59 results

  • Subject is exactly "political participation"

Darrow writes to Addams about the defense of Abraham Isaak, Julia Mechanic, and other Chicago anarchists in relation to the assassination of President William McKinley.
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Addams delivered this commencement address at the University of Chicago on December 20, 1904, the first woman to be a commencement speaker at the college.

Addams and Abbott write Underwood to oppose a Congressional bill to require literacy tests for immigrants.

Kent asks Addams to approach Anita Blaine about making a donation to the presidential campaign of Robert LaFollette.
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An excerpt from Addams's remarks at a January 12 City Club Housewarming, focused on Civic Associations' Night, where she discusses how civic associations can be bridges to connect diverse communities.

Lose writes Addams with ideas about how the minimum wage and moral teaching can save women from a life of prostitution.

Gilman's supportive editorial about Theodore Roosevelt and his accomplishments.

The article covers the founding the Woman's National Wilson and Marshall Organization and the efforts for clean government, especially in states like New Jersey.

Porter commends Addams' role with the Progressive Party and invites her to speak in California.
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Addams argues for women's increased participation in politics and defends her decision to back a political party. This is one of a series of articles she prepared for the Central Press Association as part of the Progressive Party campaign in 1912.
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Addams offers a biographical justification of why she has entered politics and joined the Progressive Party. The article was published in October 1912.

Devine writes Balch to deny the charge against him that he objected to Addams' involvement in politics.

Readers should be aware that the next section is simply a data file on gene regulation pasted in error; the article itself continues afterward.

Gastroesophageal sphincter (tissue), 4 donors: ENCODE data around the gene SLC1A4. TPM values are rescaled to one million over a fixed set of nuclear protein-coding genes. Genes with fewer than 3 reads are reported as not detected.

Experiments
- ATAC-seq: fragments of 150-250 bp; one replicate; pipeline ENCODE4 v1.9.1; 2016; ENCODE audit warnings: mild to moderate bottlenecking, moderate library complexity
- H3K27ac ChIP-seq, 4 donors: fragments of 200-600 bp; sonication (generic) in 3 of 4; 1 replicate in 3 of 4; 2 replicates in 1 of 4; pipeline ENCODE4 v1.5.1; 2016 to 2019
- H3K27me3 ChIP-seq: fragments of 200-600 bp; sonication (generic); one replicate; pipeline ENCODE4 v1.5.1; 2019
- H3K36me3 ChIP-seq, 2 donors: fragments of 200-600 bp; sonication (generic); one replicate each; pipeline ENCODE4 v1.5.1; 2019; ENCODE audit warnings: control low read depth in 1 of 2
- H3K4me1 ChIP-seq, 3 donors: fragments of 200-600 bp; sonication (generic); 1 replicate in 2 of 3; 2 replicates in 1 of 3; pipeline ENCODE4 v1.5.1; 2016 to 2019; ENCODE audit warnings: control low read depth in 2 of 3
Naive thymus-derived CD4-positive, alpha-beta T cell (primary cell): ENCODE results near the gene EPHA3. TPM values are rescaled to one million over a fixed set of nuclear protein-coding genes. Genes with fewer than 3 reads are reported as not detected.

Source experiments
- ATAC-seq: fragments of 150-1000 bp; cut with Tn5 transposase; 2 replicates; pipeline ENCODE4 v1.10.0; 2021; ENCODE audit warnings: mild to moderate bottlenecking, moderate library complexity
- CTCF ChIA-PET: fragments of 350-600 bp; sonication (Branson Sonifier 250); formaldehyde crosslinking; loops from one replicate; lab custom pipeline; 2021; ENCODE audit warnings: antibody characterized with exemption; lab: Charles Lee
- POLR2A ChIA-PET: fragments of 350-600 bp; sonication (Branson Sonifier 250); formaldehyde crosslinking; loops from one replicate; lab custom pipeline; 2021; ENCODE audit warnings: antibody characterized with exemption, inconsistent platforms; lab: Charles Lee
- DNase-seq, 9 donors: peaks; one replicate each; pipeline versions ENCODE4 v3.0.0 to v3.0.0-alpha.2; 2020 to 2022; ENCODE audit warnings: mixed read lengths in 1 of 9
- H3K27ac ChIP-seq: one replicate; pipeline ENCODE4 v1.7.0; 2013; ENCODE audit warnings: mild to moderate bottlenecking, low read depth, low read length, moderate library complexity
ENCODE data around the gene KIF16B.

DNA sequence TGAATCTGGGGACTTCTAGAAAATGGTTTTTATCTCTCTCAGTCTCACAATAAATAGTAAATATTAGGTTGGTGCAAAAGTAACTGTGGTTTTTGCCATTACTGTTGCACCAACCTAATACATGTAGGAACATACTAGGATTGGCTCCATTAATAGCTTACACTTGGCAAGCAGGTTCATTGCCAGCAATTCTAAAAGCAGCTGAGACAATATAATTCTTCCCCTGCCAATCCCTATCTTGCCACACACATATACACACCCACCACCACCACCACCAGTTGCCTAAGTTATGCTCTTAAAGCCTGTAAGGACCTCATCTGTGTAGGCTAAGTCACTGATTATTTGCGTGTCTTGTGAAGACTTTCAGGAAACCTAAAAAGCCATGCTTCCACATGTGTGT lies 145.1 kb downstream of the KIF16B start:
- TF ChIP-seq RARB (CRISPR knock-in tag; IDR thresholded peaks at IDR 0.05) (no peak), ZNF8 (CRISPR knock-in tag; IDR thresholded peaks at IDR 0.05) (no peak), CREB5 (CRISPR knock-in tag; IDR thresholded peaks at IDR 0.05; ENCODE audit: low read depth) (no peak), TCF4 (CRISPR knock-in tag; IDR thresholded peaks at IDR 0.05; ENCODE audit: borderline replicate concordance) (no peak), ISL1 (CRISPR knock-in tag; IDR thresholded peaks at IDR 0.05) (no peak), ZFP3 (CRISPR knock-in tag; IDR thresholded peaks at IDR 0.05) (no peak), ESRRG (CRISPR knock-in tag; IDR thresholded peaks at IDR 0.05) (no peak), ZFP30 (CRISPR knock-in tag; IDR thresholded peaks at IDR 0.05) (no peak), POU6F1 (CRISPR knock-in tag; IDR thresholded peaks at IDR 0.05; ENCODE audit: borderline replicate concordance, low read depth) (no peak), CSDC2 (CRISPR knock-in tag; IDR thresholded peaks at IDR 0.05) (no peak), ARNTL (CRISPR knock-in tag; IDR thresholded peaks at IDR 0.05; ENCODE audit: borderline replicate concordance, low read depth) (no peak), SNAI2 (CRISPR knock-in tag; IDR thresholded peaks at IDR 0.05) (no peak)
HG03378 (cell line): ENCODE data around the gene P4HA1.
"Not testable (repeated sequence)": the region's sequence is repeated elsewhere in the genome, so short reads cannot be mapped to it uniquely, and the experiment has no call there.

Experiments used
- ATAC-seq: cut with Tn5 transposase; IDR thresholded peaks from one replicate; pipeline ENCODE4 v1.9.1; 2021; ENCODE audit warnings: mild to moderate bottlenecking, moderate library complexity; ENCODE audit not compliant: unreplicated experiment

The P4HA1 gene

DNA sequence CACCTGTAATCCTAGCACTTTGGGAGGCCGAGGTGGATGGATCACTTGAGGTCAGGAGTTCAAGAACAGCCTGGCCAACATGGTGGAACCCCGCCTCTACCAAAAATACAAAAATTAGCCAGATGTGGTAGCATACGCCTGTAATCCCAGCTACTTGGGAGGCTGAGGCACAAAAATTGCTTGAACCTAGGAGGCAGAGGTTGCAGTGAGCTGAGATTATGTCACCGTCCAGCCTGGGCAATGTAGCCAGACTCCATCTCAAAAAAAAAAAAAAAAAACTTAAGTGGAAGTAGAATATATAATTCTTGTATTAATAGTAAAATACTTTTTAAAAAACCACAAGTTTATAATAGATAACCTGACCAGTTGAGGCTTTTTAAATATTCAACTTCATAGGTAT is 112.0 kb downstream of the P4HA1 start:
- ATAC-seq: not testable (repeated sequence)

Kellor writes Addams about the defeat of woman suffrage in Ohio, arguing that women should join the Progressive Party .

Wise writes Addams about the committee work in the Progressive Party.
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Addams discusses how philanthropic activities become political activities, citing instances from her own work in Chicago.

Robins sends Addams a report of the activities of Progressive Party women.

Hapgood writes Addams about his thoughts on the African-American vote in the upcoming election.

A report of the efforts of women across the country to promote the Progressive Party in their communities.

Johnson examines the emotional aspects of the presidential election and how politicians use emotion to win votes.

Morrisson lays out the Progressive Party's platform and gives a list of suggestions for local Progressive Party groups to implement.
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Addams discusses elections and the role of partisan politics, arguing that political pragmatism is required for social action.

Robins sends Kellor an report of Chicago lectures for the Progressive Party campaign.

Lewis criticizes Addams and the Progressive Party for claiming to be the only party supporting women's suffrage, as the Socialist Party has supported the suffrage movement since its founding in 1901.
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Addams argues that women's interests coincide with the work the Progressive Party is doing and that they should support it.